Should have known better than to start a book on Blue Monday - I only did because it was lunch break and my phone gets zero reception at my Monday school. I took this to the hospital with me for day surgery and it really made the no-food no-water tedious wait to be rolled in fly by. Newbery Medal winners are so varied and wide-ranging in subject matter and treatment, and this wasn't Sounder-level realism, but it also acknowledged that children are strong enough to be told that sometimes life sucks and sometimes love kills you in the face, and people who pretend to be your friend might sometimes be trying to lead you into a dungeon and leave you for dead. And Reader, by the end of it, I was rooting for the brave little mouse. (Also, another Newbery Medal book reviewed! We'll get there if I blog for another ten years).

Some Kind of Happiness by Claire LeGrand. Synopsis from Goodreads: THINGS FINLEY HART DOESN’T WANT TO TALK ABOUT
• Her parents, who are having problems. (But they pretend like they’re not.)
• Being sent to her grandparents’ house for the summer.
• Never having met said grandparents.
• Her blue days—when life feels overwhelming, and it’s hard to keep her head up. (This happens a lot.)
Finley’s only retreat is the Everwood, a forest kingdom that exists in the pages of her notebook. Until she discovers the endless woods behind her grandparents’ house and realizes the Everwood is real--and holds more mysteries than she'd ever imagined, including a family of pirates that she isn’t allowed to talk to, trees covered in ash, and a strange old wizard living in a house made of bones.
With the help of her cousins, Finley sets out on a mission to save the dying Everwood and uncover its secrets. But as the mysteries pile up and the frightening sadness inside her grows, Finley realizes that if she wants to save the Everwood, she’ll first have to save herself.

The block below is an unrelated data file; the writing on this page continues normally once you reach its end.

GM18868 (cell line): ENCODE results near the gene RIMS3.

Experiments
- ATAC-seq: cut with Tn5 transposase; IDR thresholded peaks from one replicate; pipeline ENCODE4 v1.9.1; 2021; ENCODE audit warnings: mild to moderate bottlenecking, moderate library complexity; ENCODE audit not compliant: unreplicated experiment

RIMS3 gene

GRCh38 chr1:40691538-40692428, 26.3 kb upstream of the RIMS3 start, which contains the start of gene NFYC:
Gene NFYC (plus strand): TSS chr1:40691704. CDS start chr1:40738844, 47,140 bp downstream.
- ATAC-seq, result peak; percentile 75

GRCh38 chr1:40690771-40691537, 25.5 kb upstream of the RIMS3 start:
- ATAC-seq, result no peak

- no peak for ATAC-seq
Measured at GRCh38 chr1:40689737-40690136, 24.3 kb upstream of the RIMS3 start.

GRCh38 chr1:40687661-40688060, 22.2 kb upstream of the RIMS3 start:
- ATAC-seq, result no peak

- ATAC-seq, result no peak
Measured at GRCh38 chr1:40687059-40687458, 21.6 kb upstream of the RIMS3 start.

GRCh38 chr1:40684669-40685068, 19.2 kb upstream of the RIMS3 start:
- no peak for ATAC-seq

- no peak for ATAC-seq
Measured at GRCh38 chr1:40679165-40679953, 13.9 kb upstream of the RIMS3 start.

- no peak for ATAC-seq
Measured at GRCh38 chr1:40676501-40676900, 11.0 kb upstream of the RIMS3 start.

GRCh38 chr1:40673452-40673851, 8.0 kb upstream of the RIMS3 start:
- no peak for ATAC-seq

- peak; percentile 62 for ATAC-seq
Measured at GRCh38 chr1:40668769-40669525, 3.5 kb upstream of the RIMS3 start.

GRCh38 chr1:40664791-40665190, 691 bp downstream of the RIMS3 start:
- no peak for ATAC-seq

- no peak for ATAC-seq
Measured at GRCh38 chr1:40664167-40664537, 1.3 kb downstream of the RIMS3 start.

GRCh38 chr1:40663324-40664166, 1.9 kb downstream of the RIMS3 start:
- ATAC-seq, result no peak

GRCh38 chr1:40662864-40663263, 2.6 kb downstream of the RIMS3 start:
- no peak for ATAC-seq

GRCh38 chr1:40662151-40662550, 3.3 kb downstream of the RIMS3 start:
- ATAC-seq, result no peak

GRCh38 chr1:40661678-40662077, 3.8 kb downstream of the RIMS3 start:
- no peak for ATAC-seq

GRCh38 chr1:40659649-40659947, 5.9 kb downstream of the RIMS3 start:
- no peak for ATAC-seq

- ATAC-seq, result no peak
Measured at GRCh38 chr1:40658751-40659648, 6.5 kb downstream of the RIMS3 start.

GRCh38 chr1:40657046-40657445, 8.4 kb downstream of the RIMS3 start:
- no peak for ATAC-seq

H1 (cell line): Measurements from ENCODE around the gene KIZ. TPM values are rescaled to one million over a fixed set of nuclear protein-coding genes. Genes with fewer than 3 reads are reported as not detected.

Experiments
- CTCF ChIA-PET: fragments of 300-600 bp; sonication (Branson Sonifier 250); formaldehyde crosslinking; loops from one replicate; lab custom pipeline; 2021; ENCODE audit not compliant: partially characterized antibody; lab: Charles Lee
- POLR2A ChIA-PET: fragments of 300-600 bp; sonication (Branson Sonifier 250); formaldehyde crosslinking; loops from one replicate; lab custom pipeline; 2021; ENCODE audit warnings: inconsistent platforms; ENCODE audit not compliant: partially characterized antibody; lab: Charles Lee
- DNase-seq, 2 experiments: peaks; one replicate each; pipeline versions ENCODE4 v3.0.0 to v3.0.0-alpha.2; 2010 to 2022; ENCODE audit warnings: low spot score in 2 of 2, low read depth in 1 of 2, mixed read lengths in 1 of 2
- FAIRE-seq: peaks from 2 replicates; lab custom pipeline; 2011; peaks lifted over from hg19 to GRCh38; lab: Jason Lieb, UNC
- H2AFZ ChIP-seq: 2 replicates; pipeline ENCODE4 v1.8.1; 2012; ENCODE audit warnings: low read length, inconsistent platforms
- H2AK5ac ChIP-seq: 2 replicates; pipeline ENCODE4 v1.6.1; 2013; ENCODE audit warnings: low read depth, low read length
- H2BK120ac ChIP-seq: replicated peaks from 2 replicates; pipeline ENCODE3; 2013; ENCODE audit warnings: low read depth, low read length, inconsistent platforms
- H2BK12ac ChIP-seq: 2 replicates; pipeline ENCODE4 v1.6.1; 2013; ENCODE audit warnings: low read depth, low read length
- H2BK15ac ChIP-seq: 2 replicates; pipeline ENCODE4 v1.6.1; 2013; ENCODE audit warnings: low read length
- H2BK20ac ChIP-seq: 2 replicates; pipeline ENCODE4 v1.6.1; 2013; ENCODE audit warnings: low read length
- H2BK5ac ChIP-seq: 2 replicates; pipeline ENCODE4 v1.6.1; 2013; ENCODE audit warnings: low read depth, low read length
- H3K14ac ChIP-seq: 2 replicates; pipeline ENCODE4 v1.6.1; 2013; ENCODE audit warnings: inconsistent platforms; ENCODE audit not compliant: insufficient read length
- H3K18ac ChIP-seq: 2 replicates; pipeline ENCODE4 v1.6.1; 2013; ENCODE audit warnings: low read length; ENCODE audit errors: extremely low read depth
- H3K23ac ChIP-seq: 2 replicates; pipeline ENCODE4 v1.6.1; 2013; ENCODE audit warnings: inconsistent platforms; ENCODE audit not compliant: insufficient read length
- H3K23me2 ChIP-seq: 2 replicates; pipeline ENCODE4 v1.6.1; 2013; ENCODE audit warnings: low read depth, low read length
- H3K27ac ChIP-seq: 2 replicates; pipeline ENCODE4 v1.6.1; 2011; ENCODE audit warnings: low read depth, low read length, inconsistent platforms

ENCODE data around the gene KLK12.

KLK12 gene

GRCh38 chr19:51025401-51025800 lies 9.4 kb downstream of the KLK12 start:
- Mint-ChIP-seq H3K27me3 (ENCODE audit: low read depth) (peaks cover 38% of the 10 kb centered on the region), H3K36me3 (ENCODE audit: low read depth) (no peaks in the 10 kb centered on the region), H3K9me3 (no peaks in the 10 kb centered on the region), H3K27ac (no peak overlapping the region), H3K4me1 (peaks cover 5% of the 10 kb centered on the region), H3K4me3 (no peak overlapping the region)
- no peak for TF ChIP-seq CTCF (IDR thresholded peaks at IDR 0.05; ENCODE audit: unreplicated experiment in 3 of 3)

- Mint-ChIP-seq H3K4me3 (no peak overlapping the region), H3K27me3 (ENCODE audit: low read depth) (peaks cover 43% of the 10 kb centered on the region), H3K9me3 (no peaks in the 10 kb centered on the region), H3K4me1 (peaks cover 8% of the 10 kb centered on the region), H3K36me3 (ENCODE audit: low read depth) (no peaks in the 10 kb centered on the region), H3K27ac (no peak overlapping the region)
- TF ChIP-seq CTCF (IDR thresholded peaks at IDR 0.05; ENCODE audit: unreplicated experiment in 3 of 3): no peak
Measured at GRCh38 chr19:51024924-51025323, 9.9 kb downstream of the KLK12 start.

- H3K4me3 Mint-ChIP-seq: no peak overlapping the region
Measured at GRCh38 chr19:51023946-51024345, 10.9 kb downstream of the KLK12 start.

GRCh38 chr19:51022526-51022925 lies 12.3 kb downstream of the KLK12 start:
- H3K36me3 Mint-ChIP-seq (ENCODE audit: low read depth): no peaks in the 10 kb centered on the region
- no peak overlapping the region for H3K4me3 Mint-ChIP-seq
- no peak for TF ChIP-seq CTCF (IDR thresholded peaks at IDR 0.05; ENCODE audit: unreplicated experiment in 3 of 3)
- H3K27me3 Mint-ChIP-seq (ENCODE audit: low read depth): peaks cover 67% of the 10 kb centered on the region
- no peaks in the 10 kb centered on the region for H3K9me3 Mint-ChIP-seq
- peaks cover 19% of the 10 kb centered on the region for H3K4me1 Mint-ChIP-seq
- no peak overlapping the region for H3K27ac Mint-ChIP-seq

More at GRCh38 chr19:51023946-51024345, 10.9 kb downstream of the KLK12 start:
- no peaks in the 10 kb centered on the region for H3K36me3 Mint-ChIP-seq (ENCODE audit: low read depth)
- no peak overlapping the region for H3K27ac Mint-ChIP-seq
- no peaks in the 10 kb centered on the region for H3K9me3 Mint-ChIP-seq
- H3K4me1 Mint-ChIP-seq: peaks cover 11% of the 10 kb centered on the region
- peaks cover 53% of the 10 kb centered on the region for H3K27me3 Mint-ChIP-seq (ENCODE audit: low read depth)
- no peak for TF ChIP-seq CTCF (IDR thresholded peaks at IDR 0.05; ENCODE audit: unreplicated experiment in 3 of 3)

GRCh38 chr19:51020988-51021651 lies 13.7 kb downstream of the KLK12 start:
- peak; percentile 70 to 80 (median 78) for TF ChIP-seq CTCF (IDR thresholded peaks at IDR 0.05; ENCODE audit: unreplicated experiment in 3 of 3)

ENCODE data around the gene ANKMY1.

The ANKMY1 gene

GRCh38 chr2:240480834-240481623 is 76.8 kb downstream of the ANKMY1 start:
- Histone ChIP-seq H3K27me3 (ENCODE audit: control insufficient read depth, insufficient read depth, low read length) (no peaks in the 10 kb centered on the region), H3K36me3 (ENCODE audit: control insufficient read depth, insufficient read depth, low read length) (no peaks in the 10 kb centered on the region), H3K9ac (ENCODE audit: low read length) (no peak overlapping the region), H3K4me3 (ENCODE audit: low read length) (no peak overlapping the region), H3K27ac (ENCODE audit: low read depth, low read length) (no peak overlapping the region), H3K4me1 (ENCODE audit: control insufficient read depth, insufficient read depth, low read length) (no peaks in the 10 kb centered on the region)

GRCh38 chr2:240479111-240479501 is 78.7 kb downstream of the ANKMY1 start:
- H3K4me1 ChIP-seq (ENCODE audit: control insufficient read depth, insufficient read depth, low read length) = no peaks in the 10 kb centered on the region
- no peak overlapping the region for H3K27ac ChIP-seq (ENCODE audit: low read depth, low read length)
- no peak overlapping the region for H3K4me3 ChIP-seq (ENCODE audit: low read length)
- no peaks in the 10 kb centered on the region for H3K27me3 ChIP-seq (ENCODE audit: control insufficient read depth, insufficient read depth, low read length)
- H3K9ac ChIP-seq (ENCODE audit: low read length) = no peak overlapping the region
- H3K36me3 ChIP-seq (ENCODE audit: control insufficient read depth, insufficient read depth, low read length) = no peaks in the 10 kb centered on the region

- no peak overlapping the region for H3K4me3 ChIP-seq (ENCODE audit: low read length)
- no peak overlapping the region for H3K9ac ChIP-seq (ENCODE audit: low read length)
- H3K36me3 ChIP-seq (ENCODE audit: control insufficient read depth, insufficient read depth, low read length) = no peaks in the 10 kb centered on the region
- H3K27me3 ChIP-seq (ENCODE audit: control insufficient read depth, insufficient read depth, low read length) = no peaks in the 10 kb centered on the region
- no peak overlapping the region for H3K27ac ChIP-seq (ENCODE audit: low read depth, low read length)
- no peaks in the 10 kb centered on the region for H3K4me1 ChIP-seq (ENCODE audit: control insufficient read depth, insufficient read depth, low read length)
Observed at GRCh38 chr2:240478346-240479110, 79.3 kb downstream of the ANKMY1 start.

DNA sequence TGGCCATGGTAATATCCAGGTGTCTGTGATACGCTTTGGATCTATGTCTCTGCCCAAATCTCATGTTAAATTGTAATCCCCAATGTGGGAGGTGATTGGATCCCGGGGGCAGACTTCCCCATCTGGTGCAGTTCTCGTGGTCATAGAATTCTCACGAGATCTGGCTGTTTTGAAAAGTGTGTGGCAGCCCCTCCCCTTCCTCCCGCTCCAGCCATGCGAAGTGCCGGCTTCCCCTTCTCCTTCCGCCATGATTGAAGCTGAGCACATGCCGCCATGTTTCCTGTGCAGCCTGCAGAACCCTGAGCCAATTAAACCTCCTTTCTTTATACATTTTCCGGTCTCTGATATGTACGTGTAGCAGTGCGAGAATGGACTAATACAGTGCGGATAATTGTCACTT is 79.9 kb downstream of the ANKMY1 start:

Reality and fantasy collide in this powerful, heartfelt novel about family, depression, and the power of imagination. 

This one is from my Wednesday library, and was fantastic. It's both a sensitive, clear portrayal of a young person's experience of anxiety and depression and what my boss at the audio publisher used to call a thumping good yarn. I loved the giant quirky family and the mystery of the house in the woods and the first fragile tendrils of romance. I went looking for other books by this author and, well, things took a hard left turn (not in a bad way) but more about that later. I am recommending this to all my grade fives and sixes.

The Doll's Eye by Marina Cohen. Synopsis from Goodreads: All Hadley wants is for everything to go back to the way it used to be—back when she didn’t have to share her mother with her stepfather and stepbrother. Back when she wasn't forced to live in a musty, decomposing house. Back when she had a life in the city with her friends.
As Hadley whiles away what’s left of her summer, exploring the nearby woods and splitting her time between her strange, bug-obsessed neighbor Gabe and the nice old lady that lives above the garage, she begins to notice the house isn’t just old and creaky. It’s full of secrets, just like appearance of a mysterious dollhouse and the family of perfect dolls she finds.
Oh, how she wishes her family were more like those lovely dolls! Then one day, Hadley discovers a lone glass eye rolling around the floor of the attic. Holding it close one night, she makes a wish that just might change her world forever.

I found this at a school I was subbing at for a surgery leave. Holy crap it was unexpectedly dark. Grade fives and sixes, particularly the girls, are often asking me for "scary" stories and this more than fits the bill - honestly, I'd probably give it with a caution. The family dynamic and Hadley's resentment and adjustment difficulties are SO good and relatable, the friendship with Gabe is perfect, and, well, the scary story is abundantly terrifying.